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Back to Basics: Conditional Statements in JavaScript

alisabaj profile image Alisa Bajramovic Updated on ・7 min read

This series discusses the building blocks of JavaScript. Whether you're new to the language, you're preparing for a technical interview, or you're hoping to brush up on some key JS concepts, this series is for you.

Today's post is about conditional statements:

What are conditional statements?

Conditional statements tell your program to do a certain set of commands if a certain condition is true. In JavaScript, there are if...else statements and switch statements.

Conditional statements are used all the time in the non-programming world. Let's say your friend asks you to pick them up some ice cream from the grocery store. They tell you, "If the store has mint chocolate chip ice cream, please get it. If the store doesn't have that, please get cookies and cream. If the store doesn't have that either, just get me chocolate ice cream." Written another way, your friend is saying:

  • If the store has mint chocolate chip ice cream: buy that.
  • Otherwise, if it has cookies and cream ice cream: buy that.
  • Otherwise: buy chocolate ice cream.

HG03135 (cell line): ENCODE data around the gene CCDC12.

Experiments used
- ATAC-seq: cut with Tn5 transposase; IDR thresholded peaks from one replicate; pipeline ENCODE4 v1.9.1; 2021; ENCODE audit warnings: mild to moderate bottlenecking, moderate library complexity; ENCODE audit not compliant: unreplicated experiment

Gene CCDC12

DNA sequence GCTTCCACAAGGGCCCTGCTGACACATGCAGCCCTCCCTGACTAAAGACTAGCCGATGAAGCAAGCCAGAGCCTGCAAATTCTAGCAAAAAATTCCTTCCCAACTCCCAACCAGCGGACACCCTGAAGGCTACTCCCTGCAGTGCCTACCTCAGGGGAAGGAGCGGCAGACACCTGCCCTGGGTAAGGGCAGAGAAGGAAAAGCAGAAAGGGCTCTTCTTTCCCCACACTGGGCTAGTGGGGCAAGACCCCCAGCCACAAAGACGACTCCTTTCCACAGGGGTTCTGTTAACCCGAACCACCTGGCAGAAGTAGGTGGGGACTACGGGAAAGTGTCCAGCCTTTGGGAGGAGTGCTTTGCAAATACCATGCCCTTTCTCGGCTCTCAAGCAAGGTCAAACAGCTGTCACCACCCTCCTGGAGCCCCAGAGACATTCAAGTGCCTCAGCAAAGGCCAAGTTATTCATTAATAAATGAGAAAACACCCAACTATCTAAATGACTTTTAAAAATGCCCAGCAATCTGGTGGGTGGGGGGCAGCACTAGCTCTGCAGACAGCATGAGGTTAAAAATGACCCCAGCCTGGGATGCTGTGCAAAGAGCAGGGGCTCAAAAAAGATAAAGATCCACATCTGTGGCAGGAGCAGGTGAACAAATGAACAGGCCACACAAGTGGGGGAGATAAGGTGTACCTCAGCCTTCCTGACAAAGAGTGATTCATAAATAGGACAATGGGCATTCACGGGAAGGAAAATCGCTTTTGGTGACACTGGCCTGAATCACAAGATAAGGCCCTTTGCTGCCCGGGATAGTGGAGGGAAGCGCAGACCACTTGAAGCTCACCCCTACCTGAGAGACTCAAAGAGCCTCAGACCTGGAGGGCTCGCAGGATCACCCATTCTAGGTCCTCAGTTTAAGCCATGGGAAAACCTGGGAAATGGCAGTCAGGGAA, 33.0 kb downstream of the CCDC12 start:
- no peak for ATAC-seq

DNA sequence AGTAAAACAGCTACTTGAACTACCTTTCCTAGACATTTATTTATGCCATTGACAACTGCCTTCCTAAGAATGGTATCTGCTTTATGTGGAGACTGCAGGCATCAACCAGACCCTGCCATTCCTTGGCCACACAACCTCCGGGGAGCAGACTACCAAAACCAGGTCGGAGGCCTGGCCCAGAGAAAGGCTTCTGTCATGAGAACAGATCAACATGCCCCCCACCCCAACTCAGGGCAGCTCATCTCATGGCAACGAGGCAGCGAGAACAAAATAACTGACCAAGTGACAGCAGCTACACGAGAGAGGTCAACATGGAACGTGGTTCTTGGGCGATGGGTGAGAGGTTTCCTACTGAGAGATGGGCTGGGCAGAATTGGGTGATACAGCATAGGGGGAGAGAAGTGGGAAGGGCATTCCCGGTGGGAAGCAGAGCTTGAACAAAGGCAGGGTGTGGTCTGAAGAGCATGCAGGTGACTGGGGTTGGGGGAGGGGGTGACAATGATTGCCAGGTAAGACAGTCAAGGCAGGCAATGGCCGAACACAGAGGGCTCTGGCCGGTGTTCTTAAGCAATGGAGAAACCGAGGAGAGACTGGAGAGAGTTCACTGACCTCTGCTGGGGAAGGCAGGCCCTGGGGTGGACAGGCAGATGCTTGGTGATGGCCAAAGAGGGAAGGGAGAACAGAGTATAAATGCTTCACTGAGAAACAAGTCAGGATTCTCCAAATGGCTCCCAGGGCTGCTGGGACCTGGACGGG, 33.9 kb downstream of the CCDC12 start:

Each one of these statements has a condition ("the store has mint chocolate chip ice cream") and a statement to execute if that condition is true ("buy that"). It's also important to note that the order matters in these statements. Your friend doesn't want you to buy chocolate ice cream if cookies and cream is an option.

When working with conditional statements, it's important to keep in mind what you're checking, and what order things should be checked in.

If...else statements

An if...else statement is structured like the following:

if (condition) {
    statement_1;
} else {
    statement_2;
}
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If condition is true, then statement_1 will execute. Otherwise, if the condition is false, then statement_2 will execute.

It's important to note that the else clause is optional. Also, you can test multiple conditions in sequential order using else if:

if (condition_1) {
    statement_1;
} else if (condition_2) {
    statement_2;
} else if (condition_3) {
    statement_3;
} else {
    statement_last;
}
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When multiple conditions are being tested, only the first condition that evaluates to true is executed.

To execute multiple statements, group them in a block statement, like the following:

if (condition) {
    statement_1;
    statement_2;
} else {
    statement_3;
    statement_4;
}
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For example, let's say we have an array that keeps track of the temperature on each day of the week. If it's the end of the week (as in, the array has 7 temperatures in it), we want to report back that it's been a whole week. Otherwise, we want to log that it's not the end of the week yet:

let arr = [55, 60, 58, 57, 54];
if (arr.length === 7) {
  console.log("It's been a whole week!");
} else {
  console.log("It's not the end of the week yet.");
}
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Let's take that example a step further, and incorporate some of the loops we talked about in Back to Basics: Loops in JavaScript. Rather than just logging if it's the end of the week, we should return what the average temperate was that week.